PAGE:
1. Eric van Schaik

      That’s the reason I don’t read Marvel or DC anymore. Nothing really happens. Only when mr. Burgas can convince me I’ll give it a try . Most of the times he recommends arcs.
      I wonder if it’s even possible for kids to start a DC/Marvel comic without thinking wtf am I reading (plus they cost a fortune nowadays).

      1. Call Me Carlos the Dwarf

        I will say that the X-Men comics from Morrison through Gillen tell a single, long-form story about Scott Summers outgrowing and surpassing Xavier and Magneto to unite mutantkind, and even establish a detente with the human world, through a period of unimaginable mutant suffering.

        Then Marvel banjaxed it, because there wasn’t enough Poochie…I mean Wolverine. Bendis tried to salvage it, but the damage was done.

        But those 15 years of X-Comics (Mozz-Whedon-Ellis-Fraction-Gillen) are up there with the Miller-Bendis-Brubaker-Waid Daredevil progression, IMO.

        Hickman’s shit only makes sense if Xavier has fucked the resurrected mutants’ minds to make them compliant, because this version of Cyclops hasn’t existed in 30 years…but the whole schtick feels more like Hickman hadn’t read an X-Men comic since Claremont’s run ended in the 90s, and couldn’t be arsed to do any research.

        1. Le Messor

          the whole schtick feels more like Hickman hadn’t read an X-Men comic since Claremont’s run ended in the 90s,

          To be fair, I wouldn’t blame him if the hadn’t. 🙂

          1. Call Me Carlos the Dwarf

            I enjoy what I’ve read of Claremont’s run, but I’ll take Morrison’s pretty comfortably.

            I’m unabashedly a big fan of Hickman’s…which makes the batch of warmed-over, latter-day Geoff Johns-esque nostalgia porn with nothing new to say that he calls his X-Men run particularly disappointing.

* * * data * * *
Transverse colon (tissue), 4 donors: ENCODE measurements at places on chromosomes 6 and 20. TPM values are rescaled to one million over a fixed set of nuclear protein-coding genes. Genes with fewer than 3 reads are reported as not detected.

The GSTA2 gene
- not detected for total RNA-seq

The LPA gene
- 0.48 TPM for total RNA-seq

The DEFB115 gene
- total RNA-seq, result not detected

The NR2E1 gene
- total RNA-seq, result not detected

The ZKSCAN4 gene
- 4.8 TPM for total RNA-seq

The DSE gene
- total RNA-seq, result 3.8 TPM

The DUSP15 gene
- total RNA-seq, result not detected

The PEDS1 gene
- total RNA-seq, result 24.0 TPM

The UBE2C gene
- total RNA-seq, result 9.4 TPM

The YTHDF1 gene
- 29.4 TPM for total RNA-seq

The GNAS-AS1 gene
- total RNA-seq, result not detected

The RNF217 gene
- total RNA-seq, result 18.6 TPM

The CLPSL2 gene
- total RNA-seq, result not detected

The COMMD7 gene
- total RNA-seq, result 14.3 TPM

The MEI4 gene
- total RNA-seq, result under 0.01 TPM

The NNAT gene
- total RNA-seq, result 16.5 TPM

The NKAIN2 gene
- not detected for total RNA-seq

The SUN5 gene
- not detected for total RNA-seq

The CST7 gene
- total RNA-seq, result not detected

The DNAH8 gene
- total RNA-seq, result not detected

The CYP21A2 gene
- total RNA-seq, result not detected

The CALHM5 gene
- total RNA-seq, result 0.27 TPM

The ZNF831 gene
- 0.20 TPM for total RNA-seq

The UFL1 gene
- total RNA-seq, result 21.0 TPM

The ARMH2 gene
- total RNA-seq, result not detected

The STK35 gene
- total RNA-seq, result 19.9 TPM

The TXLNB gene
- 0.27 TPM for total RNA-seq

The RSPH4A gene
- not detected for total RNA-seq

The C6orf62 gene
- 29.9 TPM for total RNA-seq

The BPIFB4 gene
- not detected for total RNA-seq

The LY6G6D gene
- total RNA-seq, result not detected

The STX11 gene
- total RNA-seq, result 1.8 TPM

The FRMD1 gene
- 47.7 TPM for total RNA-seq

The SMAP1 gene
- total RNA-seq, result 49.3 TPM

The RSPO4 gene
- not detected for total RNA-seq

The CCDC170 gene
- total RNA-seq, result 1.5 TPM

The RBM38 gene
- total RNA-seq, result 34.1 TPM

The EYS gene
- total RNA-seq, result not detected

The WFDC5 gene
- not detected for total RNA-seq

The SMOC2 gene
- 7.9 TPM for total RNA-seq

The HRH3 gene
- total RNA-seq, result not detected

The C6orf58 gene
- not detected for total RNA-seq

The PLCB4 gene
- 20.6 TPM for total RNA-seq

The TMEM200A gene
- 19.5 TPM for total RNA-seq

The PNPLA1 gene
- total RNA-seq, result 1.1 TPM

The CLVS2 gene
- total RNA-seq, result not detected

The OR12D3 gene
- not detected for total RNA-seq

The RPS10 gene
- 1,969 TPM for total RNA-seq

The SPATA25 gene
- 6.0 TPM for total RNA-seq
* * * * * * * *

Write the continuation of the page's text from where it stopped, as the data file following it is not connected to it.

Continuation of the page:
2. Le Messor

            I’ve read a bit of Morrison’s run, and I thought it was a good comic, but not a good X-Men comic. He wrote as if he didn’t know the characters, and was playing different games with somebody else’s toys.

          3. Call Me Carlos the Dwarf

            Hah. That’s exactly how I feel about Hickman.

            The main difference is that Morrison actually was using all sorts of 90s nonsense that none of us read…while Hickman is doing crappy cover of the Utopia arc, which was fantastic.

      2. Corrina Lawson

        The DC Young Adult/Young Reader graphic novels the last two years are excellent self-contained stories. That’s where the next gen will get hooked–if they get hooked.

      3. Chris Schillig

        Agreed. I don’t disparage anybody who still finds monthly franchise books from DC and Marvel fun or worthwhile (after all, I did for decades), but everything resets at the end of each arc or every couple of years. So with no real payoff, what’s the point?

  6. conrad1970

    Of course it’s been written with trades in mind, it’s Hickman.
    It was the same with hi Fantastic Four run and The Avengers.
    Trying to read it in weekly singles is a no go, I’ve been picking up the Dawn of X trades and have been enjoying them so far.
    I think the X- titles at the moment are the best they have been since the Claremont/Silvestri run ended.
    Hickman’s run is certainly better than the drivel that Bendis severs up in recent years.